Lee Grant – Photography Blog

David Frazer: dreams of a rural Utopia

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I caught the tail end of a lovely documentary last night on the ABC about the Australian artist David Frazer. I had not heard of him before but his work was astounding to say the least and really made an impression. He works in a variety of different print media such as wood engraving, lithography, etching, and lino-cutting. Frazer meticulously depicts isolation and rural decline in his print work and the detail in his work is beautiful. His works are small (refreshing in the ‘big-is-best’ mentality currently engulfing the art world) and requires the viewer to look closely. Frazer’s love and attention of his subject matter is imbued in the work and it is the incredible detail that really caught my eye. Thinking about his expression of various Australian characters, I realised that there is a specificity in his interpretation of being Australian. For me personally, it resonates, because it speaks of my own childhood experiences in a small Australian country town. There is a nostalgia there and a sense of loss too, of something or someplace that has been, but is no more or at the very least, that we are in the process of losing (alluding perhaps to Trent Parke‘s assertion that Australia has lost it’s innocence – though I might argue that there is nothing innocent about Australian history, but that is another argument for another post!).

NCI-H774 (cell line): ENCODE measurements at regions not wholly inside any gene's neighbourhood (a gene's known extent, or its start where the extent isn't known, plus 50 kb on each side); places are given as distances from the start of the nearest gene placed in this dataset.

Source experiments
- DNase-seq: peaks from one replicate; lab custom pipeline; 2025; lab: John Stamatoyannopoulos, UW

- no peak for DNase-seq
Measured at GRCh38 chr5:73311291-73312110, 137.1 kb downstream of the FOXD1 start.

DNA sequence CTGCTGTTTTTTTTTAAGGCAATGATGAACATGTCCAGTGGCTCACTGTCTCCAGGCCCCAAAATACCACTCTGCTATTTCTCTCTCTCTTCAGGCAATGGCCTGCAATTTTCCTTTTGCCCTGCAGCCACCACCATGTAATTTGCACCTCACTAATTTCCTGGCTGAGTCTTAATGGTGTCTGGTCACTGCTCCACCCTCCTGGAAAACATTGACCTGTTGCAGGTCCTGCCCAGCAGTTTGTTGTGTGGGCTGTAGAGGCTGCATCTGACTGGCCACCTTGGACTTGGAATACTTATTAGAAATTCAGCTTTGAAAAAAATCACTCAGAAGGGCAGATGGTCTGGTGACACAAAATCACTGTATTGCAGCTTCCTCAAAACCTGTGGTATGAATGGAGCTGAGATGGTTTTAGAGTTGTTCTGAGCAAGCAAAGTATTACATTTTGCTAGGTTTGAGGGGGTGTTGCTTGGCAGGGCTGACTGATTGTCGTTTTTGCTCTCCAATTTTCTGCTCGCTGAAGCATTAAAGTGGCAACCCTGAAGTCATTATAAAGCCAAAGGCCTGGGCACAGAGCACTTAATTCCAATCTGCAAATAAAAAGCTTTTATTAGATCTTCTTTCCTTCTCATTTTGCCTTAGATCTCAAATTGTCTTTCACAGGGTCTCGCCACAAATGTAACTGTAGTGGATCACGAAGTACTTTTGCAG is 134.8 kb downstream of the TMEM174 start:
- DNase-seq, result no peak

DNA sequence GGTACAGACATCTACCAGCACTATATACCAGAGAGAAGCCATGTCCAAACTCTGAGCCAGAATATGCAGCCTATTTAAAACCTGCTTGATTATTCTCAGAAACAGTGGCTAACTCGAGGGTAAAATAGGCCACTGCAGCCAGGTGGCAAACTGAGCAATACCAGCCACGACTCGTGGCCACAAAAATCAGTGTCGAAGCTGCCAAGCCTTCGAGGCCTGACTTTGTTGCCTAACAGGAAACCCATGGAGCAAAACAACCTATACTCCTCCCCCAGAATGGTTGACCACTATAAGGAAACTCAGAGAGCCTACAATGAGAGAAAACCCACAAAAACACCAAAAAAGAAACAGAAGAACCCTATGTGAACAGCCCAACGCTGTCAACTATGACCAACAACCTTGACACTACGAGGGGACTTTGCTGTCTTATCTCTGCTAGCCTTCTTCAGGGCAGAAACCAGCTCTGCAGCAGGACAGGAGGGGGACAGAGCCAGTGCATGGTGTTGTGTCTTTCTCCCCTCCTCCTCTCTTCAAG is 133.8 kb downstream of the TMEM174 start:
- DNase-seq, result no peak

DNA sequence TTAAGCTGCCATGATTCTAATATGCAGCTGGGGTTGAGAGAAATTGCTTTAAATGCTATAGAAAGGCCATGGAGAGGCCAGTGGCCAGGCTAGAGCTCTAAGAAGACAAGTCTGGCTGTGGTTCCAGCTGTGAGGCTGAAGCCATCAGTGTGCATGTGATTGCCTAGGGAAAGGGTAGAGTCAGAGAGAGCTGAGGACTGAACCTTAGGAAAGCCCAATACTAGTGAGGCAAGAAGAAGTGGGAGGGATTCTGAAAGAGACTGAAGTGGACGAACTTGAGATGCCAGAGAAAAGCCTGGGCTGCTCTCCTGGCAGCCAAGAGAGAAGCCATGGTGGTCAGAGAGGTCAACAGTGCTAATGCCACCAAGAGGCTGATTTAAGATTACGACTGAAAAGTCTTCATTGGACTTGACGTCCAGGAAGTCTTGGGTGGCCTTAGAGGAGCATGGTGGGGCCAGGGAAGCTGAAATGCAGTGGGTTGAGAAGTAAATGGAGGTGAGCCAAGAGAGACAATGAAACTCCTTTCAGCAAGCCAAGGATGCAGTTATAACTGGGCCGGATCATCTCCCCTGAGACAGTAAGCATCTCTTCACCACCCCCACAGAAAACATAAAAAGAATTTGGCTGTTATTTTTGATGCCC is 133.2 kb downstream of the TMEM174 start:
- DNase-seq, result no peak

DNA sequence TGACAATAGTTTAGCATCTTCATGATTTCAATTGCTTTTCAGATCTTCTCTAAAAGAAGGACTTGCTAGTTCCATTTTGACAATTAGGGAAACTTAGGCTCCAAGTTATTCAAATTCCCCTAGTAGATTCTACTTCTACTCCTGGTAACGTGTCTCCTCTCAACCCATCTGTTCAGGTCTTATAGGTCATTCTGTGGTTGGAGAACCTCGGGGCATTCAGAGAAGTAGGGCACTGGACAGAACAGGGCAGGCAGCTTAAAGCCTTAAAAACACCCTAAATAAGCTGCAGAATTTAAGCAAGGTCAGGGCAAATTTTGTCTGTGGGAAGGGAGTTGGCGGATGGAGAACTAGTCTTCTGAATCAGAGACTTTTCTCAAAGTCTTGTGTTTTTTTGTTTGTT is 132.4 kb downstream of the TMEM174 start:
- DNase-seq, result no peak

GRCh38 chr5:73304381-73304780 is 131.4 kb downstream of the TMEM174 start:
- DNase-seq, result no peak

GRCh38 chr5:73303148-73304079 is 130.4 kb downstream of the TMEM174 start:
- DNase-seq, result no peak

“Another night on earth”. Wood engraving (12.5 x 20cm) by David Frazer

“Images of abandonment, alienation and longing are invested with ambiguity, optimism and wry humour. Typical rural objects and funny, sad characters are detailed as in a John Steinbeck novel; dreams of a rural utopia faded through the hardships of isolation and weather. To quote Martin Flanagan; “…perhaps the clue to David Frazer’s art is the figure that occasionally appears on the roofs of his houses, arms spread, imitating flight, wanting to leave a landscape he is nonetheless planted in…”.”

Funny, because this is often how I have felt as an Australian. So much a part of it but nevertheless an alien in my own country. I wonder then, if this a culmination of our history and the violent displacement of both white and black cultures (and more recently of Asian, Middle Eastern and African cultures). It seems to me that we are struggling to keep up, defining ourselves on the fly. Yet, there is something there that belongs to us all. I don’t have the words to express it really, it’s simply a feeling…. one of spiritual belonging perhaps?

I suppose, looking at Frazer’s art, I see similar themes in my own work, particularly in my ongoing B&W series of Australia currently titled Where the Heart Is. There is a nostalgic focus on the rural landscape, on the wilderness and the characters that inhabit those spaces. And it is largely this – and the tenderness of his expression – that speaks to me about Frazer’s work. I’m delighted that I now know of this wonderful artist.


Dream Away by David Frazer (6 x 9 cms)



Downward Mobility II by David Frazer (7.5 x 10 cms)

Cherryvan from the ‘Australia’ series.



Written by Lee Grant

August 29, 2007 at 10:04 am

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